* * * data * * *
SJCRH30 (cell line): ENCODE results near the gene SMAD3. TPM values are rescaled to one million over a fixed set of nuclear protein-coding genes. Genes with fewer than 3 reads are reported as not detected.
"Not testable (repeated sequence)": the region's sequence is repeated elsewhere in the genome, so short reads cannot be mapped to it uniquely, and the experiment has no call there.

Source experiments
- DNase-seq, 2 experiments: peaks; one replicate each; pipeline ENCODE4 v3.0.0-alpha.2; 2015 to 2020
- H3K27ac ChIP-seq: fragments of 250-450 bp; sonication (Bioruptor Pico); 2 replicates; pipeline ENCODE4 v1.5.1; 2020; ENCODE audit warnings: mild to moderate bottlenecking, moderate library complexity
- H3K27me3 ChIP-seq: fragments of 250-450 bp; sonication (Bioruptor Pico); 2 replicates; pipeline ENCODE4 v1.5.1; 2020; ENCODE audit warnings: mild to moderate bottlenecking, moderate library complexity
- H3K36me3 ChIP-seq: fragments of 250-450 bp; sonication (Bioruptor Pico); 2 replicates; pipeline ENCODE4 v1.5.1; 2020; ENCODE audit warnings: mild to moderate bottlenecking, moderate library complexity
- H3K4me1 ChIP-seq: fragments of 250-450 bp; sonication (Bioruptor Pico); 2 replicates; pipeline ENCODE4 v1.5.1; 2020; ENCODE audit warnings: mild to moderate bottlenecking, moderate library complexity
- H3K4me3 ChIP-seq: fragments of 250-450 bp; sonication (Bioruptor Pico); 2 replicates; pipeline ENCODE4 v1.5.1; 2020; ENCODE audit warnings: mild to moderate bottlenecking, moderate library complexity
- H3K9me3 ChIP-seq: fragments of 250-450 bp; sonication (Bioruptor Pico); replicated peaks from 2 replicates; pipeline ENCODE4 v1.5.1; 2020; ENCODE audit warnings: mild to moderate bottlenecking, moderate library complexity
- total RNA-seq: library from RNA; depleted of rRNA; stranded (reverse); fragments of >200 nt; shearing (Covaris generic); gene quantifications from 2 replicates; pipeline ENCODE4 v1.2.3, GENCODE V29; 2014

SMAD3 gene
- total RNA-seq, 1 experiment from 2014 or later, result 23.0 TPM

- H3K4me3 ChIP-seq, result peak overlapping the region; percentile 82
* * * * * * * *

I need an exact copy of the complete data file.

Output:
SJCRH30 (cell line): ENCODE results near the gene SMAD3. TPM values are rescaled to one million over a fixed set of nuclear protein-coding genes. Genes with fewer than 3 reads are reported as not detected.
"Not testable (repeated sequence)": the region's sequence is repeated elsewhere in the genome, so short reads cannot be mapped to it uniquely, and the experiment has no call there.

Source experiments
- DNase-seq, 2 experiments: peaks; one replicate each; pipeline ENCODE4 v3.0.0-alpha.2; 2015 to 2020
- H3K27ac ChIP-seq: fragments of 250-450 bp; sonication (Bioruptor Pico); 2 replicates; pipeline ENCODE4 v1.5.1; 2020; ENCODE audit warnings: mild to moderate bottlenecking, moderate library complexity
- H3K27me3 ChIP-seq: fragments of 250-450 bp; sonication (Bioruptor Pico); 2 replicates; pipeline ENCODE4 v1.5.1; 2020; ENCODE audit warnings: mild to moderate bottlenecking, moderate library complexity
- H3K36me3 ChIP-seq: fragments of 250-450 bp; sonication (Bioruptor Pico); 2 replicates; pipeline ENCODE4 v1.5.1; 2020; ENCODE audit warnings: mild to moderate bottlenecking, moderate library complexity
- H3K4me1 ChIP-seq: fragments of 250-450 bp; sonication (Bioruptor Pico); 2 replicates; pipeline ENCODE4 v1.5.1; 2020; ENCODE audit warnings: mild to moderate bottlenecking, moderate library complexity
- H3K4me3 ChIP-seq: fragments of 250-450 bp; sonication (Bioruptor Pico); 2 replicates; pipeline ENCODE4 v1.5.1; 2020; ENCODE audit warnings: mild to moderate bottlenecking, moderate library complexity
- H3K9me3 ChIP-seq: fragments of 250-450 bp; sonication (Bioruptor Pico); replicated peaks from 2 replicates; pipeline ENCODE4 v1.5.1; 2020; ENCODE audit warnings: mild to moderate bottlenecking, moderate library complexity
- total RNA-seq: library from RNA; depleted of rRNA; stranded (reverse); fragments of >200 nt; shearing (Covaris generic); gene quantifications from 2 replicates; pipeline ENCODE4 v1.2.3, GENCODE V29; 2014

SMAD3 gene
- total RNA-seq, 1 experiment from 2014 or later, result 23.0 TPM

- H3K4me3 ChIP-seq, result peak overlapping the region; percentile 82